Category Archives: Water

4 Billion People at Risk as ‘Water Table Dropping All Over the World’

Common Dreams

Global scarcity of key life source far worse than thought, new study finds
Andrea Germanos, staff writer

env5

A new analysis reveals that global water scarcity is a far greater problem than previously thought, affecting 4 billion people—two-thirds of the world’s population—and will be “one of the most difficult and important challenges of this century.”

Previous analyses looked at water scarcity at an annual scale, and had found that water scarcity affected between 1.7 and 3.1 billion people. The new study, published Friday in the journal Science Advances, assessed water scarcity on a monthly basis, more fully capturing the specific times of year when it could be an issue. Continue reading 4 Billion People at Risk as ‘Water Table Dropping All Over the World’

When the City Turned Off Their Water, Detroit Residents and Groups Delivered Help

YES Magazine

Grassroots action has backed down the city’s aggressive water shutoffs.  Larry Gabriel

This article appears in Cities Are Now, the Winter 2015 issue of YES! Magazine.

Activists, including actor Mark Ruffalo, union members, and Detroit residents streamed through downtown Detroit on July 18, 2014, protesting the controversial water shutoffs and calling for local democracy and economic justice. Photo from Unitarian Universalist Service Committee.
Activists, including actor Mark Ruffalo, union members, and Detroit residents streamed through downtown Detroit on July 18, 2014, protesting the controversial water shutoffs and calling for local democracy and economic justice. Photo from Unitarian Universalist Service Committee.

The Detroit water-rights movement really got into gear when Charity Hicks was taken to jail while trying to stop shut-offs on her block. “It started a windstorm of people rising up and speaking out, knowing what was happening regarding the water,” says Detroit poet and activist Tawana Petty. “She was always instrumental in the water struggle but her personal experience brought it home to everyone.”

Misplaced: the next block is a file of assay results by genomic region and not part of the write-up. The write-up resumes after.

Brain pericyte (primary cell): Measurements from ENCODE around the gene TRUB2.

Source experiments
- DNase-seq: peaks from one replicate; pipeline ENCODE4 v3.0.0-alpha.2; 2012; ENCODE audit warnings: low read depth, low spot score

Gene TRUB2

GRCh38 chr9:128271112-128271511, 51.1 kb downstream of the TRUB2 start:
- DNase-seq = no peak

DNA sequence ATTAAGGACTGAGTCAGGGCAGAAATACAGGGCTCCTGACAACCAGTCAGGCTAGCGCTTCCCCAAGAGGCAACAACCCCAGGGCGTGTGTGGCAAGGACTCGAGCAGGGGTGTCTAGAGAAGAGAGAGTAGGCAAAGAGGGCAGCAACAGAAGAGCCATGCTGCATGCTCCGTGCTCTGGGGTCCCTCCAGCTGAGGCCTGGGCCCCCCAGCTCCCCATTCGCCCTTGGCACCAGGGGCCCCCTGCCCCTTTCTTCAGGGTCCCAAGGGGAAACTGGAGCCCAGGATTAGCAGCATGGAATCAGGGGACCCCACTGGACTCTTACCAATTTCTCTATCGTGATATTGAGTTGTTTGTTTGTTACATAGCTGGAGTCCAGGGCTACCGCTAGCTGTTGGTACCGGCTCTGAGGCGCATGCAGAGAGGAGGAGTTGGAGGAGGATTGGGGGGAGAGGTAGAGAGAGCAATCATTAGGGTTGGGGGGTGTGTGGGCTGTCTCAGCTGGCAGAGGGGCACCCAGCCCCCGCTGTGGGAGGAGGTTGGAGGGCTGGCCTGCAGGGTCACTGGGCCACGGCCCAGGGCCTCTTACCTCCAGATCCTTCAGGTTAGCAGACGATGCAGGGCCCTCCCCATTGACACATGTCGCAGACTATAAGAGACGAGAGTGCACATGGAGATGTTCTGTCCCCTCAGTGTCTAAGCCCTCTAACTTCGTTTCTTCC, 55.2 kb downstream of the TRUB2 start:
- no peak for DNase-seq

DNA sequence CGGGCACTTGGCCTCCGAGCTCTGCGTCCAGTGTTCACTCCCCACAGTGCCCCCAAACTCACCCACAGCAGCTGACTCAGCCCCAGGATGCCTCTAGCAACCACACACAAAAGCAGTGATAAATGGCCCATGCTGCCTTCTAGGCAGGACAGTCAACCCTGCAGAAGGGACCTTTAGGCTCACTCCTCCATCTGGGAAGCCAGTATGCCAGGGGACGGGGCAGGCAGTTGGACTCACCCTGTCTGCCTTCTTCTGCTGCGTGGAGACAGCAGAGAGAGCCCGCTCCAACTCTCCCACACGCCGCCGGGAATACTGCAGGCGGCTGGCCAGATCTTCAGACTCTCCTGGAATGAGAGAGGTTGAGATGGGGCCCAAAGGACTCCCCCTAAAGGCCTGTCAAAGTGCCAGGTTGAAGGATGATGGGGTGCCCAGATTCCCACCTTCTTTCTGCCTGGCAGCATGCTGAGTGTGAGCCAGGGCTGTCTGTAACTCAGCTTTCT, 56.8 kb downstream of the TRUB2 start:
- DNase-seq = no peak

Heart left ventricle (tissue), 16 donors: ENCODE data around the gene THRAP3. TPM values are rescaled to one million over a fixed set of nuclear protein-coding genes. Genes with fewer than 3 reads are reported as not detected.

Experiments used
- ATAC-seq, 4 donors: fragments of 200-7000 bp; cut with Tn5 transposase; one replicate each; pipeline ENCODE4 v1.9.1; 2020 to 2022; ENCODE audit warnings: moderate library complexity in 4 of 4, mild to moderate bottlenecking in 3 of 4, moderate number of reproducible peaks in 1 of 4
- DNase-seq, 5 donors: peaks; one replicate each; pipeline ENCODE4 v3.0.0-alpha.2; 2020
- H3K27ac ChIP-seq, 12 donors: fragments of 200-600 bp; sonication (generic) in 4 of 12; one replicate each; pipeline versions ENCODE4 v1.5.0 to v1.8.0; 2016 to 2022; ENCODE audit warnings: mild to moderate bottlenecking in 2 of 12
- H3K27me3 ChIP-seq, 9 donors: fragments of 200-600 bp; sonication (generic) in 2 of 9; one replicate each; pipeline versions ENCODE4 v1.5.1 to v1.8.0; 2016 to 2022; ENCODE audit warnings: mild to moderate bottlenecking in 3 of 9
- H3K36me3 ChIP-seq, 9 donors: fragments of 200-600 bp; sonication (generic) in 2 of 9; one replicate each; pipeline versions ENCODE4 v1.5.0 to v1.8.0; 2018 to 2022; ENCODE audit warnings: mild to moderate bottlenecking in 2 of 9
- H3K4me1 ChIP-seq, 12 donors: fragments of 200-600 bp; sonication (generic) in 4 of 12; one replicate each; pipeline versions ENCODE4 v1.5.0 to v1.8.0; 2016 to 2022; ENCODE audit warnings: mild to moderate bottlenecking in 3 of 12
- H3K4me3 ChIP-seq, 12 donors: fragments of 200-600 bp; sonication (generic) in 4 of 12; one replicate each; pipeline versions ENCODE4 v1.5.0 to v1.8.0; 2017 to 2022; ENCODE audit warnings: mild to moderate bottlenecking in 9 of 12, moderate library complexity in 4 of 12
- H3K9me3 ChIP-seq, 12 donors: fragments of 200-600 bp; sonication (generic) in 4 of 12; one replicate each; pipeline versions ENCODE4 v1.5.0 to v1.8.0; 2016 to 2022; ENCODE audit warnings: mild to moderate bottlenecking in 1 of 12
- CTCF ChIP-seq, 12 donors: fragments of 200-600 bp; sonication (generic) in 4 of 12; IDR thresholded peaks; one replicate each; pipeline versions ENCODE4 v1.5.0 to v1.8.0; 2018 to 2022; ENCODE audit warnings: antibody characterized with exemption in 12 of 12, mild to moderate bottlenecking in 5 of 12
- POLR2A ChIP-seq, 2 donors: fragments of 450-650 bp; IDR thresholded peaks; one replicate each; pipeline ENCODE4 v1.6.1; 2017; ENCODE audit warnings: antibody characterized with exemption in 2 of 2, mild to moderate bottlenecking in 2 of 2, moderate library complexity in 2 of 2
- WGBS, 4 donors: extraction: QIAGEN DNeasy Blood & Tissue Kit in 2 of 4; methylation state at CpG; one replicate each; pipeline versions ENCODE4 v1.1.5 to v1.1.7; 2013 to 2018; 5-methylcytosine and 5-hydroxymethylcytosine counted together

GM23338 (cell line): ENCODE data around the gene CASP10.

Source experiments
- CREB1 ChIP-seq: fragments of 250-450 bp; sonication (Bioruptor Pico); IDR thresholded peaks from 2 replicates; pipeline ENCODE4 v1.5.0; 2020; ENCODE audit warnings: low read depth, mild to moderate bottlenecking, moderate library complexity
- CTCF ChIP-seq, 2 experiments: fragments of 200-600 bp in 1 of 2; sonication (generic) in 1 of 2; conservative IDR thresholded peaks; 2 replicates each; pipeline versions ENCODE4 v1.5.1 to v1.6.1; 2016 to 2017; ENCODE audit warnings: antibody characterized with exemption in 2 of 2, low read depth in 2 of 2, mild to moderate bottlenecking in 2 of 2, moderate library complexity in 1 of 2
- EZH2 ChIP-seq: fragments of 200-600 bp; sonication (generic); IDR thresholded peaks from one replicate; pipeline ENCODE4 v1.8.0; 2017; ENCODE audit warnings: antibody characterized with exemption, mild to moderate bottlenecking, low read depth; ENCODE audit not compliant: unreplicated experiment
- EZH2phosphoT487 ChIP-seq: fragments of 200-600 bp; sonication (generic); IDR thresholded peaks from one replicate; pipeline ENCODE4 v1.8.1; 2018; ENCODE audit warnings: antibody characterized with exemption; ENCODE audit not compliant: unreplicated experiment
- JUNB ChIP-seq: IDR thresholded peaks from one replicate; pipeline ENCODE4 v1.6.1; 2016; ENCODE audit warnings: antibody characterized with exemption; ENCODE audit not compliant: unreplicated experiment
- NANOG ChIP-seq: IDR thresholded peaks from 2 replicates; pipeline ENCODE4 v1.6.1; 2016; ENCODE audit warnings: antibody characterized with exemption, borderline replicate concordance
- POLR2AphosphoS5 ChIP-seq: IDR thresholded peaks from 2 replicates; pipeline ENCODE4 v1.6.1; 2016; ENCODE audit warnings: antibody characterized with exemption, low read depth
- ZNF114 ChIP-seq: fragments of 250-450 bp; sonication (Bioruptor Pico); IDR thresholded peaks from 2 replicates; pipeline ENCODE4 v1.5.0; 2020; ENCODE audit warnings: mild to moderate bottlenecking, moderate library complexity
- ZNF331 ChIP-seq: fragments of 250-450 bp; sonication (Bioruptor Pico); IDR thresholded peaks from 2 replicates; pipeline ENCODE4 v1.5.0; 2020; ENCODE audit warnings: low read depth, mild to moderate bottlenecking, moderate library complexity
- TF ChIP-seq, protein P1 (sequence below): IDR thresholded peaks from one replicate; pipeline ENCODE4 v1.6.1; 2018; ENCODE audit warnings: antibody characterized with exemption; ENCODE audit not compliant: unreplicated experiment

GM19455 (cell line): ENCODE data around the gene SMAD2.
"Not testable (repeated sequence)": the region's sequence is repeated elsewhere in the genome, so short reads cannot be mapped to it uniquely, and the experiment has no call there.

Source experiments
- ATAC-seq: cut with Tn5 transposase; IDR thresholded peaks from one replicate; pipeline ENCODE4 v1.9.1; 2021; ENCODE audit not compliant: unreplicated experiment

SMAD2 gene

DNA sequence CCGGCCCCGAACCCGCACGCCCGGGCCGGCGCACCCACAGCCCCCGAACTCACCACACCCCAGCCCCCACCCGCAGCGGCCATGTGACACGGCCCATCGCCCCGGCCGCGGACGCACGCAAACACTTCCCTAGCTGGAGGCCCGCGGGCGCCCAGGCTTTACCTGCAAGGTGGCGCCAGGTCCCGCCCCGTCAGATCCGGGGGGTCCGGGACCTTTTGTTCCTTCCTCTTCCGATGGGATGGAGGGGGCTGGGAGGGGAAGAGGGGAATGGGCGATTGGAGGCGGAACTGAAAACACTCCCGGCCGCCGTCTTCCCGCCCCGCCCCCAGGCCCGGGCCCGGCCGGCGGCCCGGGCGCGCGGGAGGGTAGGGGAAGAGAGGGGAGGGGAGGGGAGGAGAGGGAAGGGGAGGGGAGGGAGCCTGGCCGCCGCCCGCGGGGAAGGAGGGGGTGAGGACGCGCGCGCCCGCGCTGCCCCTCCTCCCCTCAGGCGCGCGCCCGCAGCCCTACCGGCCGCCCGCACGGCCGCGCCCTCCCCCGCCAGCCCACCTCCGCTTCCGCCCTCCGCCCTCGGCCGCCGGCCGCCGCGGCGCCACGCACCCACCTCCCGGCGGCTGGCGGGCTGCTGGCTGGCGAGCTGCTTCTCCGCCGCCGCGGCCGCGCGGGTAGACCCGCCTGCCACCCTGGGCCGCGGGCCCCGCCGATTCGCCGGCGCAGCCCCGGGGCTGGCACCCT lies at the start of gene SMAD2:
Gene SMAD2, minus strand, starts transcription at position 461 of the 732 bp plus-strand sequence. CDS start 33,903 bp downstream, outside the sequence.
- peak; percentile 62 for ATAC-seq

Petty is referring to the day in April 2014 when Charity Hicks got up about 6 a.m. and found she had no running water. She looked outside and saw the truck from Homrich Wrecking Inc., a water shut-off contractor. The Detroit Water and Sewerage Department (DWSD) had been aggressively shutting off water for residential accounts that were reportedly more than 60 days or $150 overdue. Continue reading When the City Turned Off Their Water, Detroit Residents and Groups Delivered Help

Peru Needs to Know More About its Water in Order to Supply More People With the Valuable Resource

Global Issues

By Milagros Salazar

peru
Technicians from Peru’s national water authority, ANA, inspecting a polluted stretch of river in the department of Huancavelica in south-central Peru. Credit: Milagros Salazar/IPS

LIMA, Jun 10 2014 ([ http://www.ipsnews.net/2014/06/peru-needs-to-know-more-about-its-water-in-order-to-supply-more-people-with-the-valuable-resource/ ]IPS) – Peru urgently needs a national plan for the management of water over the next two decades, one that will take into account the effects of climate change and the social and environmental conflicts triggered by problems over water. In his office surrounded by papers, maps and graphics, Humberto Cruz, an engineer with the national water authority, ANA, told IPS that the country desperately needs a plan to improve the unequal distribution of water and its inefficient use in this South American country.

Cruz and other technicians in ANA spent over a year drawing up a draft plan, which President Ollanta Humala said he would present in March. However, it has not yet been passed by Congress, despite the president’s emphasis of the importance of recognising that access to clean water is a basic right. Continue reading Peru Needs to Know More About its Water in Order to Supply More People With the Valuable Resource